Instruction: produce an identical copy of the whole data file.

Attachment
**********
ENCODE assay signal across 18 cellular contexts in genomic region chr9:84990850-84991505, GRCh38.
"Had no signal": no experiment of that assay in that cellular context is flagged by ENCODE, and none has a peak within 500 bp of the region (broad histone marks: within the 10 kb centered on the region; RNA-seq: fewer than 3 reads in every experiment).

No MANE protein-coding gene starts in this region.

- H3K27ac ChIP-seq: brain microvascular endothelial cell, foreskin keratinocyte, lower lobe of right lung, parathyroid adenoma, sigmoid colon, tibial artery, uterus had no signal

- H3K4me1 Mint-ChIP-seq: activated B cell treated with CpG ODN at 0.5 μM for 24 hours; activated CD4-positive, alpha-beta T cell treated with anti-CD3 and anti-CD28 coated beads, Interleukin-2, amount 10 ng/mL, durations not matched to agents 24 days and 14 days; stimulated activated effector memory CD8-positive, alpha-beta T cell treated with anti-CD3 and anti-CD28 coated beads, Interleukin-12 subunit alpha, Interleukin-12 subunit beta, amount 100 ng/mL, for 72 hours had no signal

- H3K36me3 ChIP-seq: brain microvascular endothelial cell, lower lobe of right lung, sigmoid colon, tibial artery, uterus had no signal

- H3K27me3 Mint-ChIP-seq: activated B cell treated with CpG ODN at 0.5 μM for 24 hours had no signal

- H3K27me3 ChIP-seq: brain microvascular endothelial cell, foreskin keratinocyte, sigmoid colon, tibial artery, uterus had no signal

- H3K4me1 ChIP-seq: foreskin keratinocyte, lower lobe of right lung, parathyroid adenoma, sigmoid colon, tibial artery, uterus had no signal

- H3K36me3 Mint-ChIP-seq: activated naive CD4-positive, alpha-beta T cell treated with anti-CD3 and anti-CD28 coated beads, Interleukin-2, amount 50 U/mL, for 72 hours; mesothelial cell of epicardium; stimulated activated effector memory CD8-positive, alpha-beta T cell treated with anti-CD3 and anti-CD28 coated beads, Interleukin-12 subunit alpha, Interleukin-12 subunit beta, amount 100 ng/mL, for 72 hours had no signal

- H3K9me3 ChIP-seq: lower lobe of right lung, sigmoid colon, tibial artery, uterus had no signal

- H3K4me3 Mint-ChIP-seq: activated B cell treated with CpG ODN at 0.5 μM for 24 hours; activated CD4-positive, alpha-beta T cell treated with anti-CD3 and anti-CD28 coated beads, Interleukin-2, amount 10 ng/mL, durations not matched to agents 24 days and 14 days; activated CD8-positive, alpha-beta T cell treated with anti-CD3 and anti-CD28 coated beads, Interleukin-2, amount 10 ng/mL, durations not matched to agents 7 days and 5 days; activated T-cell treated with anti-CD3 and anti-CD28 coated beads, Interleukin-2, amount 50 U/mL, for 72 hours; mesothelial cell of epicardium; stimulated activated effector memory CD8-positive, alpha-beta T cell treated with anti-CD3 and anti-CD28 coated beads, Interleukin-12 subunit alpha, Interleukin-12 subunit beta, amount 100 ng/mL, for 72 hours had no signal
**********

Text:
ENCODE assay signal across 18 cellular contexts in genomic region chr9:84990850-84991505, GRCh38.
"Had no signal": no experiment of that assay in that cellular context is flagged by ENCODE, and none has a peak within 500 bp of the region (broad histone marks: within the 10 kb centered on the region; RNA-seq: fewer than 3 reads in every experiment).

No MANE protein-coding gene starts in this region.

- H3K27ac ChIP-seq: brain microvascular endothelial cell, foreskin keratinocyte, lower lobe of right lung, parathyroid adenoma, sigmoid colon, tibial artery, uterus had no signal

- H3K4me1 Mint-ChIP-seq: activated B cell treated with CpG ODN at 0.5 μM for 24 hours; activated CD4-positive, alpha-beta T cell treated with anti-CD3 and anti-CD28 coated beads, Interleukin-2, amount 10 ng/mL, durations not matched to agents 24 days and 14 days; stimulated activated effector memory CD8-positive, alpha-beta T cell treated with anti-CD3 and anti-CD28 coated beads, Interleukin-12 subunit alpha, Interleukin-12 subunit beta, amount 100 ng/mL, for 72 hours had no signal

- H3K36me3 ChIP-seq: brain microvascular endothelial cell, lower lobe of right lung, sigmoid colon, tibial artery, uterus had no signal

- H3K27me3 Mint-ChIP-seq: activated B cell treated with CpG ODN at 0.5 μM for 24 hours had no signal

- H3K27me3 ChIP-seq: brain microvascular endothelial cell, foreskin keratinocyte, sigmoid colon, tibial artery, uterus had no signal

- H3K4me1 ChIP-seq: foreskin keratinocyte, lower lobe of right lung, parathyroid adenoma, sigmoid colon, tibial artery, uterus had no signal

- H3K36me3 Mint-ChIP-seq: activated naive CD4-positive, alpha-beta T cell treated with anti-CD3 and anti-CD28 coated beads, Interleukin-2, amount 50 U/mL, for 72 hours; mesothelial cell of epicardium; stimulated activated effector memory CD8-positive, alpha-beta T cell treated with anti-CD3 and anti-CD28 coated beads, Interleukin-12 subunit alpha, Interleukin-12 subunit beta, amount 100 ng/mL, for 72 hours had no signal

- H3K9me3 ChIP-seq: lower lobe of right lung, sigmoid colon, tibial artery, uterus had no signal

- H3K4me3 Mint-ChIP-seq: activated B cell treated with CpG ODN at 0.5 μM for 24 hours; activated CD4-positive, alpha-beta T cell treated with anti-CD3 and anti-CD28 coated beads, Interleukin-2, amount 10 ng/mL, durations not matched to agents 24 days and 14 days; activated CD8-positive, alpha-beta T cell treated with anti-CD3 and anti-CD28 coated beads, Interleukin-2, amount 10 ng/mL, durations not matched to agents 7 days and 5 days; activated T-cell treated with anti-CD3 and anti-CD28 coated beads, Interleukin-2, amount 50 U/mL, for 72 hours; mesothelial cell of epicardium; stimulated activated effector memory CD8-positive, alpha-beta T cell treated with anti-CD3 and anti-CD28 coated beads, Interleukin-12 subunit alpha, Interleukin-12 subunit beta, amount 100 ng/mL, for 72 hours had no signal